- opus anglicanum,
- opus dei
Origin of opulent
Examples from the Web for opulent
In his opulent maroon suit, Dickens flaunts his fame and fortune with so little subtlety he makes Kanye West appear modest.The Gospel According to Thomas Jefferson (And Tolstoy and Dickens)|Samuel Fragoso|October 26, 2014|DAILY BEAST
“It was so opulent that no one ever thought it would sink, then boom—it was gone,” says Conway.
The star is the cream itself, as opulent as crème fraiche, with vanilla, chocolate, strawberry, etc., serving as a sort of halo.
Visitors enter the train and snake through its corridors and opulent interiors.All Aboard the Orient Express: Looking Back at the Golden Age of Train Travel|Sarah Moroz|April 15, 2014|DAILY BEAST
Today, Yudashkin continues to show his opulent designs in Paris and remains inspired by the country he is proud to call home.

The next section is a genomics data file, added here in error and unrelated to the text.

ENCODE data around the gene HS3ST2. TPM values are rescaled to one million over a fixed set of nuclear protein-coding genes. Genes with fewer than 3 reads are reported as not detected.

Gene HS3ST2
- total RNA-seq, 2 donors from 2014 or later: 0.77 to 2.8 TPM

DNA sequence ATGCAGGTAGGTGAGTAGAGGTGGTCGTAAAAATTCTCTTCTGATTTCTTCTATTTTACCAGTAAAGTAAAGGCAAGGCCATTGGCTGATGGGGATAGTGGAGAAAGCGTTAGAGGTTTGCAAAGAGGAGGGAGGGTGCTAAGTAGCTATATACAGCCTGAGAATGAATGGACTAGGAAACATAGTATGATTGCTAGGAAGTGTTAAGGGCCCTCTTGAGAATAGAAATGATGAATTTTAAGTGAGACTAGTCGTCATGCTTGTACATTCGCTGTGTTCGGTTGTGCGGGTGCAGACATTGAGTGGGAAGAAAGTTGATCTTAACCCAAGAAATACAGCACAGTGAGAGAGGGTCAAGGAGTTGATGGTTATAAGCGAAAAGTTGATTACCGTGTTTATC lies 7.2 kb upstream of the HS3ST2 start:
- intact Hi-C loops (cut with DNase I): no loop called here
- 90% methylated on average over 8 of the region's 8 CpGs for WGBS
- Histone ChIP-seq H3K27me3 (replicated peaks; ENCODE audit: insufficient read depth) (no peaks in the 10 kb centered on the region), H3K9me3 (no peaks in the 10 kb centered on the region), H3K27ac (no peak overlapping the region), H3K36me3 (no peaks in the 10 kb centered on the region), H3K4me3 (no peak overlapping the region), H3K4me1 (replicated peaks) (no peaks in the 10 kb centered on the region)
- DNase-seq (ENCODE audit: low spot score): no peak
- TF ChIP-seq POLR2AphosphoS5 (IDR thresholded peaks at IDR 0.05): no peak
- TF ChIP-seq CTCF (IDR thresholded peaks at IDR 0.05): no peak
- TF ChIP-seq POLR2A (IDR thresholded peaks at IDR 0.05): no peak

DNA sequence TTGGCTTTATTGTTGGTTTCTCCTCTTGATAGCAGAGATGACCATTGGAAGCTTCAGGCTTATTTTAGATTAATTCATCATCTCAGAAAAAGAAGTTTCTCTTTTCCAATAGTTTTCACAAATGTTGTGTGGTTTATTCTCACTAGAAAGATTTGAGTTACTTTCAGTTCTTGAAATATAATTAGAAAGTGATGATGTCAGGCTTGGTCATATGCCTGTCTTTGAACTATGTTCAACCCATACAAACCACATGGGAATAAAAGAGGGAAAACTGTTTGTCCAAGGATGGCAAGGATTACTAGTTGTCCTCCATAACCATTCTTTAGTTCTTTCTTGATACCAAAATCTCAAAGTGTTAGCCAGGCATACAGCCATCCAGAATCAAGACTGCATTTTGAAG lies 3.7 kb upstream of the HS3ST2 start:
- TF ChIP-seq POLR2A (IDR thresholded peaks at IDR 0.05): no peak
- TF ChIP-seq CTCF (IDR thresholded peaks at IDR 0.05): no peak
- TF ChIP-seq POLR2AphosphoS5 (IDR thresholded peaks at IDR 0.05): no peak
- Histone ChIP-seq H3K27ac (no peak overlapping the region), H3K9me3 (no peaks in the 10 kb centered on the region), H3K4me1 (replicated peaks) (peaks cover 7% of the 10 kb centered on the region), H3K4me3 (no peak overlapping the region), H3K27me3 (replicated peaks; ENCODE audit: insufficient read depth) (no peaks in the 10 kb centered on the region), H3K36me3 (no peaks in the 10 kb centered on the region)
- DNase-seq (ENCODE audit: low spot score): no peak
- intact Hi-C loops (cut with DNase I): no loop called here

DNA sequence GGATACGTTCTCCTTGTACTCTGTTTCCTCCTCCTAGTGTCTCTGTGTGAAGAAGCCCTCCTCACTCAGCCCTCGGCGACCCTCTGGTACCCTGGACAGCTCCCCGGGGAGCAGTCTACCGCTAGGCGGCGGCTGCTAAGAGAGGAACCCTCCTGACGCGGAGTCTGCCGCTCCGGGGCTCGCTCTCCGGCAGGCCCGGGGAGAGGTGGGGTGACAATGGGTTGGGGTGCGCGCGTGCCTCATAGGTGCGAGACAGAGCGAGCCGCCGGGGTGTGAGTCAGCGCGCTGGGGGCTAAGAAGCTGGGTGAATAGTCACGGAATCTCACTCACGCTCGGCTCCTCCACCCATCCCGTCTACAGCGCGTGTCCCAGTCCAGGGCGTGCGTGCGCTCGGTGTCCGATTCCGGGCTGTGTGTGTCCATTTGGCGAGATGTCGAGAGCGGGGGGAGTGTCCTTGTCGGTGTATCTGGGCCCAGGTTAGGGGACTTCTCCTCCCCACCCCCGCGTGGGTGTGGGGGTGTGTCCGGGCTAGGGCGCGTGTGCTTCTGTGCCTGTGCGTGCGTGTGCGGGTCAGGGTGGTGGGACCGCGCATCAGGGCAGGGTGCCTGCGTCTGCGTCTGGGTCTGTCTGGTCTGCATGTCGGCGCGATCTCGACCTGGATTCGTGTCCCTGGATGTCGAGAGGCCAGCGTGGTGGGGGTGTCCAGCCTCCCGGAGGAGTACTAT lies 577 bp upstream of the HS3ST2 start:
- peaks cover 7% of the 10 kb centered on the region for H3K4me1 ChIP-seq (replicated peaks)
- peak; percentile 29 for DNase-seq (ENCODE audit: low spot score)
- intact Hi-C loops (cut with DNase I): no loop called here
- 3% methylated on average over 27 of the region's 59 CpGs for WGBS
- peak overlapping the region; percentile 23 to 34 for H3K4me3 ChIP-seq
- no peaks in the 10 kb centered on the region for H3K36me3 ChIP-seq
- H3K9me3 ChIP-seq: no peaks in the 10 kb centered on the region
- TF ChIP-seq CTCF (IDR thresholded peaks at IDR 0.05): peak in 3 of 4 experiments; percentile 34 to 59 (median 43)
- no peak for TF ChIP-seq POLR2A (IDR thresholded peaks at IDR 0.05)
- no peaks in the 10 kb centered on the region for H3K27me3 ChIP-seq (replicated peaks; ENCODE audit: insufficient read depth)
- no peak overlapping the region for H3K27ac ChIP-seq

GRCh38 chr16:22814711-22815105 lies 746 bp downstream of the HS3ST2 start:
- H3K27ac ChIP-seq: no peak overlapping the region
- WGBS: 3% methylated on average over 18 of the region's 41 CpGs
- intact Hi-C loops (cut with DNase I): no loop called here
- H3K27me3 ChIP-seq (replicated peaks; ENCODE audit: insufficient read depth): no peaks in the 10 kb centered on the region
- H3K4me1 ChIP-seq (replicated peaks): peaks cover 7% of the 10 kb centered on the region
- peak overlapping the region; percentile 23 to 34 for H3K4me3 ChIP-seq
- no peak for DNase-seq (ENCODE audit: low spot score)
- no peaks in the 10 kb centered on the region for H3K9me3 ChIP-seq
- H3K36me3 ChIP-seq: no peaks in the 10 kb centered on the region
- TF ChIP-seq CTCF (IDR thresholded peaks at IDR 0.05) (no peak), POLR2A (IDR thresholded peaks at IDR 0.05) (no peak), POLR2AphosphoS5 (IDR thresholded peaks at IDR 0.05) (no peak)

The sons of these opulent citizens are become merchants, lawyers, or physicians.Democracy In America, Volume 1 (of 2)|Alexis de Toqueville
A pecuniary compensation is in the power of opulent families.Practical Education, Volume II|Maria Edgeworth
It is there that the most opulent priests live and there are settled the greatest part of the French noblesse.Montreal 1535-1914, Volume II (of 2)|William Henry Atherton
This city was one of the most splendid and opulent of all the Netherland towns.History of the United Netherlands, 1590-1599, Vol. III. Complete|John Lothrop Motley
It was captured from the enemy with Dahlgren, who had pillaged it from our opulent families in the country.A Rebel War Clerk's Diary at the Confederate States Capital|John Beauchamp Jones
Word Origin for opulent
c.1600, from Middle French opulent, from Latin opulentem (nominative opulens) "wealthy, rich," from opulentus (see opulence).